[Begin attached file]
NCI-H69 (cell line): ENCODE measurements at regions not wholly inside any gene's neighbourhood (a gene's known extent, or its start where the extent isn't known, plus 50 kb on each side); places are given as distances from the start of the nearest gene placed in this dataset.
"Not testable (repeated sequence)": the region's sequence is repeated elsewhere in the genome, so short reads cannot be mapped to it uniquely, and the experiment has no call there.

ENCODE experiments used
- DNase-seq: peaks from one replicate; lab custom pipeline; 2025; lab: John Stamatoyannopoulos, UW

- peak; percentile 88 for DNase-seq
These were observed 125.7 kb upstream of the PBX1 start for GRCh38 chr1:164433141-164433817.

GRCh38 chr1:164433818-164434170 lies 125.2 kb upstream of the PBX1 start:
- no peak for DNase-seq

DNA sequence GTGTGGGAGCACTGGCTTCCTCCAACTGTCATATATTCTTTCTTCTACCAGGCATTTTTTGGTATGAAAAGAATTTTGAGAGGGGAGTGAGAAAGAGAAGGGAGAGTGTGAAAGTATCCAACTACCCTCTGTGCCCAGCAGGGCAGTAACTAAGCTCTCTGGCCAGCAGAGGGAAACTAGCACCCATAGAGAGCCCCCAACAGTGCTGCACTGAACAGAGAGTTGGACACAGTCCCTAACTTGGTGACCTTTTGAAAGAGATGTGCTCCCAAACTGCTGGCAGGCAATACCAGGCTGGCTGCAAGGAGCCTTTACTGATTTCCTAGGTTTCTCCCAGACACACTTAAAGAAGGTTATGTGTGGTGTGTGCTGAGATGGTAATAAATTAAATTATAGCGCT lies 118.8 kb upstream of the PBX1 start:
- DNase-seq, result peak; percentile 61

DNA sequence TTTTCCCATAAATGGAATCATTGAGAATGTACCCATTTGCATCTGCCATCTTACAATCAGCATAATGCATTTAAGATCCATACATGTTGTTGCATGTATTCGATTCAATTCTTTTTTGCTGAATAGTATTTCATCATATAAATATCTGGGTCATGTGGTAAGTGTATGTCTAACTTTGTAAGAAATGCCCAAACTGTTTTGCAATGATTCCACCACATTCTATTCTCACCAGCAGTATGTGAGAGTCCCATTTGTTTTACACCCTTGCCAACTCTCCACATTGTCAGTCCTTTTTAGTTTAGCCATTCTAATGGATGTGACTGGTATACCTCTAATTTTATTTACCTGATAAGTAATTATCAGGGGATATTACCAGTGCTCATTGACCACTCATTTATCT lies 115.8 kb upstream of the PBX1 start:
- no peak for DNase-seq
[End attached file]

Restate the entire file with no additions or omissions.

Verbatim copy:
NCI-H69 (cell line): ENCODE measurements at regions not wholly inside any gene's neighbourhood (a gene's known extent, or its start where the extent isn't known, plus 50 kb on each side); places are given as distances from the start of the nearest gene placed in this dataset.
"Not testable (repeated sequence)": the region's sequence is repeated elsewhere in the genome, so short reads cannot be mapped to it uniquely, and the experiment has no call there.

ENCODE experiments used
- DNase-seq: peaks from one replicate; lab custom pipeline; 2025; lab: John Stamatoyannopoulos, UW

- peak; percentile 88 for DNase-seq
These were observed 125.7 kb upstream of the PBX1 start for GRCh38 chr1:164433141-164433817.

GRCh38 chr1:164433818-164434170 lies 125.2 kb upstream of the PBX1 start:
- no peak for DNase-seq

DNA sequence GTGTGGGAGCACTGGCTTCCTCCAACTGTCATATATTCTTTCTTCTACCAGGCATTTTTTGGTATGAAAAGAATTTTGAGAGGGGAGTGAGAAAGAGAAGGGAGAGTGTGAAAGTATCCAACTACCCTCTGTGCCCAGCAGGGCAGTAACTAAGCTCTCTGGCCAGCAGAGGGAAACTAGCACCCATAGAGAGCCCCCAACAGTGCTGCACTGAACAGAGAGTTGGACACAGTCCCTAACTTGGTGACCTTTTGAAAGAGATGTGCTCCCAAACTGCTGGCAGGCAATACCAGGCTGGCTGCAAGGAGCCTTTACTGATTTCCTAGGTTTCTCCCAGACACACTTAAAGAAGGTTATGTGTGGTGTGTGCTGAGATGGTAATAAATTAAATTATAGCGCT lies 118.8 kb upstream of the PBX1 start:
- DNase-seq, result peak; percentile 61

DNA sequence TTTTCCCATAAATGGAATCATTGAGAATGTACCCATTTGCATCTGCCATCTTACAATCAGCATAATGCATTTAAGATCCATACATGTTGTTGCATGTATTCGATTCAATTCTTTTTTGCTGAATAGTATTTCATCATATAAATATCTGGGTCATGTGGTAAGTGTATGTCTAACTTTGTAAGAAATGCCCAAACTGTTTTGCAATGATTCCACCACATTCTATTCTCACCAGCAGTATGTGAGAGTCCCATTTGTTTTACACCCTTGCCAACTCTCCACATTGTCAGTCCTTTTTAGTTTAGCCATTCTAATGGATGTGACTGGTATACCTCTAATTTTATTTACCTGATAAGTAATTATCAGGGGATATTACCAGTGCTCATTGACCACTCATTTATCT lies 115.8 kb upstream of the PBX1 start:
- no peak for DNase-seq